If you have a little money to spend, buy one fancy stainless steel appliance. Why one? Because when people see one highend appliance they think all the rest are expensive too, and it updates the kitchen. “Update” appliances by covering scratches and chips with matching appliance paint and replacing drip pans.
Drain a pail of water from the water heater in order to remove rust particles. Drain or clean hot tubs. Have the appliances serviced if need be, including changing filters and oiling noisy fans. By fixing dripping faucets, running toilets, broken sprinkler heads, cracked windows, torn screens, dented/broken/warped siding and fencing, damaged trim, missing light/electric outlet covers, jamming doors and drawers, or making any other small-scale repair, demonstrates a house well-cared for and enables you to get top dollar for your house.
10. Too Many Cooks Spoil the Soup.
Having many people in the house while it is being shown can be very distracting for buyers. Try to have as few people around as possible, putting the buyer at ease to absorb all the advantages your property has to offer.
Most people like pets, but they can also distract a buyer who has allergies or a bad experience with an unfriendly animal. Take your pet on a little vacation away from home and remove any “Beware of Dog” signs.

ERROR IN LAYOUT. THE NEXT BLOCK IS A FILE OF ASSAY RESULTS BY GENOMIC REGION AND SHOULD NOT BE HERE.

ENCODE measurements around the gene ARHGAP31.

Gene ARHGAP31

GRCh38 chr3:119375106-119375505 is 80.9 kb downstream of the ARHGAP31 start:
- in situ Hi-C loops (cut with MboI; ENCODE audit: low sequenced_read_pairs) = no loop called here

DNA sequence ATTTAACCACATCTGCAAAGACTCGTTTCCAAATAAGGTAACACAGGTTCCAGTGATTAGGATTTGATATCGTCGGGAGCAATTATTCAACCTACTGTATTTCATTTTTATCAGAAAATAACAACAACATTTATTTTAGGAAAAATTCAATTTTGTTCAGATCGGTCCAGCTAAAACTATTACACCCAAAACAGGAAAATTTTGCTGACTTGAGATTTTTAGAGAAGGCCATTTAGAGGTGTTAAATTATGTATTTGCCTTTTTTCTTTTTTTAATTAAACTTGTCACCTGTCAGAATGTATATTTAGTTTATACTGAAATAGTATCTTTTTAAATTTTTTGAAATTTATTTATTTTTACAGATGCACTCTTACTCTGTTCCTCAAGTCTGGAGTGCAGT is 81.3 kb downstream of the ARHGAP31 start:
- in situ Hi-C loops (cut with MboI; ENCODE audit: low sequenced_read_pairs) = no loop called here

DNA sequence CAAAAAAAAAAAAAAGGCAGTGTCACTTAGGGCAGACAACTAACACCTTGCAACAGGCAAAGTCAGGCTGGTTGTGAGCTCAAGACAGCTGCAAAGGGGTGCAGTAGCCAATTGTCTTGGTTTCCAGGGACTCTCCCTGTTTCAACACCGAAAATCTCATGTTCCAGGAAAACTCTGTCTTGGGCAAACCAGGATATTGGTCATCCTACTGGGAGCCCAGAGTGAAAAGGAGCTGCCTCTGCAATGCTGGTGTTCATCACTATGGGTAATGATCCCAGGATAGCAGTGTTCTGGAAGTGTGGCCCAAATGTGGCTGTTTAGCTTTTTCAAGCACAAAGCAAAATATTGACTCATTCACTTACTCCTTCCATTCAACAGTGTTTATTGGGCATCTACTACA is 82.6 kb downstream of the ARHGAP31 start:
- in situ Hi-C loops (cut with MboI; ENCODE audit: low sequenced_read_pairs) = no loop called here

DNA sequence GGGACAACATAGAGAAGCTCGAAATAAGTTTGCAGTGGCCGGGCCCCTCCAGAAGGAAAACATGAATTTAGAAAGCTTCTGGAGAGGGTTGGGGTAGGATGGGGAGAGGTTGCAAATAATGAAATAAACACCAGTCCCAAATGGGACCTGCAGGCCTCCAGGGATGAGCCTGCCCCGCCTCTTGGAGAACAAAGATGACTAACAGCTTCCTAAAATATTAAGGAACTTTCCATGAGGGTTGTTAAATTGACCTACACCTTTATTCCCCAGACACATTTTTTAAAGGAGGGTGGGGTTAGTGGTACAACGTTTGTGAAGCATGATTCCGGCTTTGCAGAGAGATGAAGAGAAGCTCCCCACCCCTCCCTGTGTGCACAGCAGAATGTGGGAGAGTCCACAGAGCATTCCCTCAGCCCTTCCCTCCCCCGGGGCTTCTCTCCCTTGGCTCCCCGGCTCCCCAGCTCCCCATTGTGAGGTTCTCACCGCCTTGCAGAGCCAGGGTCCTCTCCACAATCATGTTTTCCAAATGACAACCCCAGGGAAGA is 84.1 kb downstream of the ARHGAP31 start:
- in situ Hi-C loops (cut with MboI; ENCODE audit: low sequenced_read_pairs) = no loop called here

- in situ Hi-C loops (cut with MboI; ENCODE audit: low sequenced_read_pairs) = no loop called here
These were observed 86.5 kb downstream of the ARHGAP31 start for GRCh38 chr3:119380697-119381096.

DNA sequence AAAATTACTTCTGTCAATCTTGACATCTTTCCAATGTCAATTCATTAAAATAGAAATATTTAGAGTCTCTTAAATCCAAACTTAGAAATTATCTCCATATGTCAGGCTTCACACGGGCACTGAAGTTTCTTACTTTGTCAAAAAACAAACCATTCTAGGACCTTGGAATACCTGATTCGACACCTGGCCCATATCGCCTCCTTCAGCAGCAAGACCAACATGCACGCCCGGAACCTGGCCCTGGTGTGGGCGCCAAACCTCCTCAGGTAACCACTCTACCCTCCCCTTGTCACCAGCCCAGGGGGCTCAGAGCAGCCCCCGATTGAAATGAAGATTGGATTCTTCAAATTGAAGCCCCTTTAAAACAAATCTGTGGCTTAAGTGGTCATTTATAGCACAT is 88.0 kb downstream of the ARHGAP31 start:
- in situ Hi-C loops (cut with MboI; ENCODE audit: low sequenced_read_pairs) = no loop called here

11. Let Your Broker Do the Talking.
If a prospective buyer asks you questions or starts a conversation about your home, be polite, but try to avoid entering an in-depth discussion with them.
Your broker is trained to increase the buyer’s interest in your property and easily overcome objections they might voice.
12. Sell the House First.
Do not attempt to sell the prospective buyer furniture, rugs, or drapes in the house, as this practice will detract from the interest created in your home.
If any property is desired by the prospective buyer, discuss this with your broker at a later date.
13. Honesty is the Best Policy.
If there is a repair, major problem with the home, or hazard, it’s important to be honest about it. When a prospective buyer has your home inspected and/or appraised prior to buying and discovers he or she was given false, omitted, or misleading information, they can immediately lose interest in the house.
In addition, they can spread word to other prospective buyers to avoid your home due to integrity issues.
14. Tell Your Home’s Story.
Every home has distinct selling advantages. Take time to type up a “Top Ten” list of your home’s advantages that prospective buyers can take. Examples may include being close to schools, great neighbors, eating delicious fruit from the trees, relaxing in the hot tub under beautiful stars, watching the herd of deer near the house at evening, or the peace and quiet while sitting on the front-porch swing during summer evenings.
Further share your home’s story with pictures; display a photo album of your home. Put together a simple photo collection highlighting your house in different seasons and holidays. If you have pictures of a remodeling or landscaping project, consider showing the before and after pictures to demonstrate what has been invested in the home.
Finally, display your home’s history with a binder that consolidates manuals, warranties, landscaping plans or architectural drawings.